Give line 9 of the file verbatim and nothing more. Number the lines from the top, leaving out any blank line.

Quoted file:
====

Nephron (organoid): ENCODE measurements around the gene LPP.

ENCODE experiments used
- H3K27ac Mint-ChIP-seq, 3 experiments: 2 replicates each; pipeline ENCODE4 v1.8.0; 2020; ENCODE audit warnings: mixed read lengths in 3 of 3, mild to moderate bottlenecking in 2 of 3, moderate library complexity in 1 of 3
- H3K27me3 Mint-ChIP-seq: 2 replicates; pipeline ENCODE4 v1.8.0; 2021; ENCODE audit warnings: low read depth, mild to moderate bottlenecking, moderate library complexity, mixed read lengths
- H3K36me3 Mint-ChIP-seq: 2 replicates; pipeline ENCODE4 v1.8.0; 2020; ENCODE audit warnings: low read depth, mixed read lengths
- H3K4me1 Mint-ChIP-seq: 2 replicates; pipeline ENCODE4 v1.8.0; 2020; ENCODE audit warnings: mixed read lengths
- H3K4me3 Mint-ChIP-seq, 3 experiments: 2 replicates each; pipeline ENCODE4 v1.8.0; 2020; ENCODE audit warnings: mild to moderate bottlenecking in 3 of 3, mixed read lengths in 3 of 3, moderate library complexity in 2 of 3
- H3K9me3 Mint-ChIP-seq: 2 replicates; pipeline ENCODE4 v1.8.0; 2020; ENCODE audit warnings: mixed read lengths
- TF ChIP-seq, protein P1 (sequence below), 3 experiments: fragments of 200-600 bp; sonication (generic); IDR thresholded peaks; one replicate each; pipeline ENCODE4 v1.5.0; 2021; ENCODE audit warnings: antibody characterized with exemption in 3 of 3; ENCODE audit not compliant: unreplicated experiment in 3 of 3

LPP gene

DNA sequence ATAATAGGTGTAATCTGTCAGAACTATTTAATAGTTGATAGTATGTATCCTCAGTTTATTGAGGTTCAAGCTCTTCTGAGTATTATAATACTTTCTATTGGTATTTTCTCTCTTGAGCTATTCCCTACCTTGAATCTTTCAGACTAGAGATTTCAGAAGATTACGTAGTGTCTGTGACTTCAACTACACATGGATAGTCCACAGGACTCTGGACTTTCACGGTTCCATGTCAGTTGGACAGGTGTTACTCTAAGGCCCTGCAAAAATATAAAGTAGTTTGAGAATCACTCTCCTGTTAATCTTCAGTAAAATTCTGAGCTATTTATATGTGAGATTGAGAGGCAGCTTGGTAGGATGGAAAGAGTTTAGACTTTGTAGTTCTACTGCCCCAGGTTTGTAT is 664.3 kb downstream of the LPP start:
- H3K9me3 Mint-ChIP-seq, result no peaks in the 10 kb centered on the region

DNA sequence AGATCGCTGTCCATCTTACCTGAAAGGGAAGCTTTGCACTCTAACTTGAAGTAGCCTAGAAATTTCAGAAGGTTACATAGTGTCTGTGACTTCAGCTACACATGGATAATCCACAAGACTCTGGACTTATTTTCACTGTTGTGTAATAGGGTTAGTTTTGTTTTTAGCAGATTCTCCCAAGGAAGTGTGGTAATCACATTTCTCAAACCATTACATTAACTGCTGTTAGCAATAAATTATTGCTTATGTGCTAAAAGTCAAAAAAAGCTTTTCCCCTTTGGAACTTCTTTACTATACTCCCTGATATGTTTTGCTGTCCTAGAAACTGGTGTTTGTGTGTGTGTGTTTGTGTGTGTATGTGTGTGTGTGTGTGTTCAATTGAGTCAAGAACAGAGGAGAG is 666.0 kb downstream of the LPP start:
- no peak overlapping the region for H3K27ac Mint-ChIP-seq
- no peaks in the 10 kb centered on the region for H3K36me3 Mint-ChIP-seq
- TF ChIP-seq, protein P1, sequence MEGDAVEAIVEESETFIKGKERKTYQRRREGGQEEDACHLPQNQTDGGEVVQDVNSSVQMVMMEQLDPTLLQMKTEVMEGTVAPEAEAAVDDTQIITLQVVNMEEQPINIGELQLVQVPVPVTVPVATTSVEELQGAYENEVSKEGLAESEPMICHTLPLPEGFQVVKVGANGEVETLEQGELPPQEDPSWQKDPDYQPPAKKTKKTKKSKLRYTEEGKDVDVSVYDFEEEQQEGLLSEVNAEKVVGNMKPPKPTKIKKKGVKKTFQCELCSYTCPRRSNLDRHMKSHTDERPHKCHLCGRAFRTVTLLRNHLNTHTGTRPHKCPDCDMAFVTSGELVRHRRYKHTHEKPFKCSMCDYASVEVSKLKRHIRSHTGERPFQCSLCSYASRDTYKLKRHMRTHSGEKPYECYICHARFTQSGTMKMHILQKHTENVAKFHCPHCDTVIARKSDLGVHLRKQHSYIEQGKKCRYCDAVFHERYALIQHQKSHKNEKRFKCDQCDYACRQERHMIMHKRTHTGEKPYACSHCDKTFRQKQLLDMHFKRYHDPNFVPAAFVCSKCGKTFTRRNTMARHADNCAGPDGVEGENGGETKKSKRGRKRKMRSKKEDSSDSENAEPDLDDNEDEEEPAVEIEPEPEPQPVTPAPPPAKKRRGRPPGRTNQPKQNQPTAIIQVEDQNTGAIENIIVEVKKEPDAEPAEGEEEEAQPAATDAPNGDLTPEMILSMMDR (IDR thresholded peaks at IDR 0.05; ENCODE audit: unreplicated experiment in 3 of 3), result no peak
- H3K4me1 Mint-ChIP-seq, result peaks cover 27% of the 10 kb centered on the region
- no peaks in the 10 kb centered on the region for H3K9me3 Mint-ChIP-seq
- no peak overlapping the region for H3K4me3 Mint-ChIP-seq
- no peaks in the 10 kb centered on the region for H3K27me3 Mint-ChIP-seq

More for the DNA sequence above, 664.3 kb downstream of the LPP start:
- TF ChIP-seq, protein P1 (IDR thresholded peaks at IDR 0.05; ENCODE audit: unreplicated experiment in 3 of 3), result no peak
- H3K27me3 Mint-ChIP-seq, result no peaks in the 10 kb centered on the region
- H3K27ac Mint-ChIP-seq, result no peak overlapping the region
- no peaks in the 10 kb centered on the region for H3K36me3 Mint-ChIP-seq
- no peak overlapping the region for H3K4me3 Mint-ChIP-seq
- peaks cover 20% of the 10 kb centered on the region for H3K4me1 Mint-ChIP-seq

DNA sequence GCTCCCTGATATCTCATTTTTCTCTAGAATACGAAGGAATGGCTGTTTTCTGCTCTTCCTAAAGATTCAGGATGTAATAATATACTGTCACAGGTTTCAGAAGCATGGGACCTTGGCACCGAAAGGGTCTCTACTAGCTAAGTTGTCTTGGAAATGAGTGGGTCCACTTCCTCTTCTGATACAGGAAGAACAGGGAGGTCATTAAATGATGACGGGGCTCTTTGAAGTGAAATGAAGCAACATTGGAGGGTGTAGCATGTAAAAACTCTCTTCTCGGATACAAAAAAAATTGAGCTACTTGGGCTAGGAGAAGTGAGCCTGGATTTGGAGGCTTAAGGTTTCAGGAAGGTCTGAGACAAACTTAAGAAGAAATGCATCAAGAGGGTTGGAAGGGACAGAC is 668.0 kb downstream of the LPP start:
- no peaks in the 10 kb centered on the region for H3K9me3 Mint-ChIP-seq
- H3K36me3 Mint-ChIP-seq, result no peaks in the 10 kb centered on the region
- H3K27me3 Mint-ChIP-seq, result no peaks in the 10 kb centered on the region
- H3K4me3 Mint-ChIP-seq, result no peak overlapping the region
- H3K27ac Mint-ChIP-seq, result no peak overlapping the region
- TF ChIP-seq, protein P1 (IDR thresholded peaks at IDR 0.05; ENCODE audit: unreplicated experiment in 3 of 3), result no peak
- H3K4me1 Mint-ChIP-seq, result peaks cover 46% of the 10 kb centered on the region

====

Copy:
- TF ChIP-seq, protein P1 (sequence below), 3 experiments: fragments of 200-600 bp; sonication (generic); IDR thresholded peaks; one replicate each; pipeline ENCODE4 v1.5.0; 2021; ENCODE audit warnings: antibody characterized with exemption in 3 of 3; ENCODE audit not compliant: unreplicated experiment in 3 of 3